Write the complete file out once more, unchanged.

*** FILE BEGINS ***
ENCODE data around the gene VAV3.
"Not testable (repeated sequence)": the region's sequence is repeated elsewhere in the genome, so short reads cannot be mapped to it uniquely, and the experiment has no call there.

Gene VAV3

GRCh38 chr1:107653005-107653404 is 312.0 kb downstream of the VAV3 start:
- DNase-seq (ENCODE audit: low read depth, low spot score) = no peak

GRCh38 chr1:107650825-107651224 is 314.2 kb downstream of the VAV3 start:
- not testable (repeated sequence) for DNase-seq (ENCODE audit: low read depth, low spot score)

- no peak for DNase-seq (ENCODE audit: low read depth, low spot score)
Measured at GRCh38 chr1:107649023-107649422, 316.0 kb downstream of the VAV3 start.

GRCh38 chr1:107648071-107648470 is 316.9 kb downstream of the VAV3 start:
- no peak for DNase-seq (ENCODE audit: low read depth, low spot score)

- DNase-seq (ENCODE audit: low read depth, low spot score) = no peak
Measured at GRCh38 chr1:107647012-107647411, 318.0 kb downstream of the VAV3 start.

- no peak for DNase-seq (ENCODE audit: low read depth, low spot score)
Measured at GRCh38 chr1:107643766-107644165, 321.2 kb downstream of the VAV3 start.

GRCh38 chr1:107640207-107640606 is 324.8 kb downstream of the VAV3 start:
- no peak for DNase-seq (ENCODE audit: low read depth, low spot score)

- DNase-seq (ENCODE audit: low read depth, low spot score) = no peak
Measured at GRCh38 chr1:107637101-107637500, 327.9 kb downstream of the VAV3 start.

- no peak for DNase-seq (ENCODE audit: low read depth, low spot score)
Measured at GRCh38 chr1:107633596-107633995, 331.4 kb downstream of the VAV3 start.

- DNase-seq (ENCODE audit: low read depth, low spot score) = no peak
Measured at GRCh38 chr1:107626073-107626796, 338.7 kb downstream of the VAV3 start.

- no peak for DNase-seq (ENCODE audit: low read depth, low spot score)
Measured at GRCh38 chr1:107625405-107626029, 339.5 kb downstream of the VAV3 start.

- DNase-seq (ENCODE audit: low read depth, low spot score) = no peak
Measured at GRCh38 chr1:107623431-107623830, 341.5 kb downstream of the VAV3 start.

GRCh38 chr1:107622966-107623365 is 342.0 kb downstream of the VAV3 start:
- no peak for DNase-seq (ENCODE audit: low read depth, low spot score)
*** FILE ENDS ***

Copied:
ENCODE data around the gene VAV3.
"Not testable (repeated sequence)": the region's sequence is repeated elsewhere in the genome, so short reads cannot be mapped to it uniquely, and the experiment has no call there.

Gene VAV3

GRCh38 chr1:107653005-107653404 is 312.0 kb downstream of the VAV3 start:
- DNase-seq (ENCODE audit: low read depth, low spot score) = no peak

GRCh38 chr1:107650825-107651224 is 314.2 kb downstream of the VAV3 start:
- not testable (repeated sequence) for DNase-seq (ENCODE audit: low read depth, low spot score)

- no peak for DNase-seq (ENCODE audit: low read depth, low spot score)
Measured at GRCh38 chr1:107649023-107649422, 316.0 kb downstream of the VAV3 start.

GRCh38 chr1:107648071-107648470 is 316.9 kb downstream of the VAV3 start:
- no peak for DNase-seq (ENCODE audit: low read depth, low spot score)

- DNase-seq (ENCODE audit: low read depth, low spot score) = no peak
Measured at GRCh38 chr1:107647012-107647411, 318.0 kb downstream of the VAV3 start.

- no peak for DNase-seq (ENCODE audit: low read depth, low spot score)
Measured at GRCh38 chr1:107643766-107644165, 321.2 kb downstream of the VAV3 start.

GRCh38 chr1:107640207-107640606 is 324.8 kb downstream of the VAV3 start:
- no peak for DNase-seq (ENCODE audit: low read depth, low spot score)

- DNase-seq (ENCODE audit: low read depth, low spot score) = no peak
Measured at GRCh38 chr1:107637101-107637500, 327.9 kb downstream of the VAV3 start.

- no peak for DNase-seq (ENCODE audit: low read depth, low spot score)
Measured at GRCh38 chr1:107633596-107633995, 331.4 kb downstream of the VAV3 start.

- DNase-seq (ENCODE audit: low read depth, low spot score) = no peak
Measured at GRCh38 chr1:107626073-107626796, 338.7 kb downstream of the VAV3 start.

- no peak for DNase-seq (ENCODE audit: low read depth, low spot score)
Measured at GRCh38 chr1:107625405-107626029, 339.5 kb downstream of the VAV3 start.

- DNase-seq (ENCODE audit: low read depth, low spot score) = no peak
Measured at GRCh38 chr1:107623431-107623830, 341.5 kb downstream of the VAV3 start.

GRCh38 chr1:107622966-107623365 is 342.0 kb downstream of the VAV3 start:
- no peak for DNase-seq (ENCODE audit: low read depth, low spot score)